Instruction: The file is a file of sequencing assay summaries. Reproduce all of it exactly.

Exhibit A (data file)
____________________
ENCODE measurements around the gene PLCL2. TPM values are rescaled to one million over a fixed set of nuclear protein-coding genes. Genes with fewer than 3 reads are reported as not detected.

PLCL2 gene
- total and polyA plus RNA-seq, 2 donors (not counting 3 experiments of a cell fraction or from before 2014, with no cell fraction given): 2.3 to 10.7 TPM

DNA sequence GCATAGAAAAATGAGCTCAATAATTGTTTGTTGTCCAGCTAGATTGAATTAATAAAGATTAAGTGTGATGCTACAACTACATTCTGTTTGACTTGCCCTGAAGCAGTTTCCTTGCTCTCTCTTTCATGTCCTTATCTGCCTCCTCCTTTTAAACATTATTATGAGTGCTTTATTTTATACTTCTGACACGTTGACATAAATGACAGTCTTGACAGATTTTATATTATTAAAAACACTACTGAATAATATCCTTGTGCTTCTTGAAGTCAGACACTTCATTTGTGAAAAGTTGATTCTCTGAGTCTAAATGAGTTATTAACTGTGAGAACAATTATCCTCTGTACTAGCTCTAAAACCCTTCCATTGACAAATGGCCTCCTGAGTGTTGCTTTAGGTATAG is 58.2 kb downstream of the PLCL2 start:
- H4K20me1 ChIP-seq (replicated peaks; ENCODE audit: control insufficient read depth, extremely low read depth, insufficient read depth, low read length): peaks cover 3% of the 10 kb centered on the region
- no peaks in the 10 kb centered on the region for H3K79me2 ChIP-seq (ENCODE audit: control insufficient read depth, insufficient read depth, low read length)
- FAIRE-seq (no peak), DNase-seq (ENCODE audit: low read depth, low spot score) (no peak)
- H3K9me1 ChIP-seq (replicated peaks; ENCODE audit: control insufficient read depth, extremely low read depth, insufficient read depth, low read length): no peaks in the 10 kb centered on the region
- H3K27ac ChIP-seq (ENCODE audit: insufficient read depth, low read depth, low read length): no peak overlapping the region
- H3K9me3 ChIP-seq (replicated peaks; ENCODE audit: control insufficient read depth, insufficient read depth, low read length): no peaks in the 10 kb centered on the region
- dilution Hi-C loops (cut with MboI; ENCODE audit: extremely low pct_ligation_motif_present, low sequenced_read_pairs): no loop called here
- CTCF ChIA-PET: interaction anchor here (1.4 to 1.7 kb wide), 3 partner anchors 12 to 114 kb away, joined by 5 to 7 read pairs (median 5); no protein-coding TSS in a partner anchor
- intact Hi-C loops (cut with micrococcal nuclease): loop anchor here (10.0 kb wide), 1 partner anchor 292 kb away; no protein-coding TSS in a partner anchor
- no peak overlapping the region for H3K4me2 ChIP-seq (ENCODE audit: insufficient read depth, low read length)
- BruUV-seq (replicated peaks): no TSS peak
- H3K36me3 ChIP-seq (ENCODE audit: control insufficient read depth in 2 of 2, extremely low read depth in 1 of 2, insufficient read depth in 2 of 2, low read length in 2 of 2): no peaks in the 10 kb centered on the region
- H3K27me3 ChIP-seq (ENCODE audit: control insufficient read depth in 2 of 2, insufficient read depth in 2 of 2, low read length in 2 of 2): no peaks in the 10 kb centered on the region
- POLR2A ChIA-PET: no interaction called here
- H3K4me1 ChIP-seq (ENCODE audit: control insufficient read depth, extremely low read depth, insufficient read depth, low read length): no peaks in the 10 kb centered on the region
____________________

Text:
ENCODE measurements around the gene PLCL2. TPM values are rescaled to one million over a fixed set of nuclear protein-coding genes. Genes with fewer than 3 reads are reported as not detected.

PLCL2 gene
- total and polyA plus RNA-seq, 2 donors (not counting 3 experiments of a cell fraction or from before 2014, with no cell fraction given): 2.3 to 10.7 TPM

DNA sequence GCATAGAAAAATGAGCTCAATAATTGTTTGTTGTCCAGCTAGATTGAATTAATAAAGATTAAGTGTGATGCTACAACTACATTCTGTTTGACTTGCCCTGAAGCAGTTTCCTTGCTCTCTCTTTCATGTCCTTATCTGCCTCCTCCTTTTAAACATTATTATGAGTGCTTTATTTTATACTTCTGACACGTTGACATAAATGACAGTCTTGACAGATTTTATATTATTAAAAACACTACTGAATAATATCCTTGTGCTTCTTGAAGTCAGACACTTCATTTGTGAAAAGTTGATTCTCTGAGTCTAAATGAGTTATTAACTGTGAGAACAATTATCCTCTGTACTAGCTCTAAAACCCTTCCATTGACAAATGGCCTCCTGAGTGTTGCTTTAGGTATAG is 58.2 kb downstream of the PLCL2 start:
- H4K20me1 ChIP-seq (replicated peaks; ENCODE audit: control insufficient read depth, extremely low read depth, insufficient read depth, low read length): peaks cover 3% of the 10 kb centered on the region
- no peaks in the 10 kb centered on the region for H3K79me2 ChIP-seq (ENCODE audit: control insufficient read depth, insufficient read depth, low read length)
- FAIRE-seq (no peak), DNase-seq (ENCODE audit: low read depth, low spot score) (no peak)
- H3K9me1 ChIP-seq (replicated peaks; ENCODE audit: control insufficient read depth, extremely low read depth, insufficient read depth, low read length): no peaks in the 10 kb centered on the region
- H3K27ac ChIP-seq (ENCODE audit: insufficient read depth, low read depth, low read length): no peak overlapping the region
- H3K9me3 ChIP-seq (replicated peaks; ENCODE audit: control insufficient read depth, insufficient read depth, low read length): no peaks in the 10 kb centered on the region
- dilution Hi-C loops (cut with MboI; ENCODE audit: extremely low pct_ligation_motif_present, low sequenced_read_pairs): no loop called here
- CTCF ChIA-PET: interaction anchor here (1.4 to 1.7 kb wide), 3 partner anchors 12 to 114 kb away, joined by 5 to 7 read pairs (median 5); no protein-coding TSS in a partner anchor
- intact Hi-C loops (cut with micrococcal nuclease): loop anchor here (10.0 kb wide), 1 partner anchor 292 kb away; no protein-coding TSS in a partner anchor
- no peak overlapping the region for H3K4me2 ChIP-seq (ENCODE audit: insufficient read depth, low read length)
- BruUV-seq (replicated peaks): no TSS peak
- H3K36me3 ChIP-seq (ENCODE audit: control insufficient read depth in 2 of 2, extremely low read depth in 1 of 2, insufficient read depth in 2 of 2, low read length in 2 of 2): no peaks in the 10 kb centered on the region
- H3K27me3 ChIP-seq (ENCODE audit: control insufficient read depth in 2 of 2, insufficient read depth in 2 of 2, low read length in 2 of 2): no peaks in the 10 kb centered on the region
- POLR2A ChIA-PET: no interaction called here
- H3K4me1 ChIP-seq (ENCODE audit: control insufficient read depth, extremely low read depth, insufficient read depth, low read length): no peaks in the 10 kb centered on the region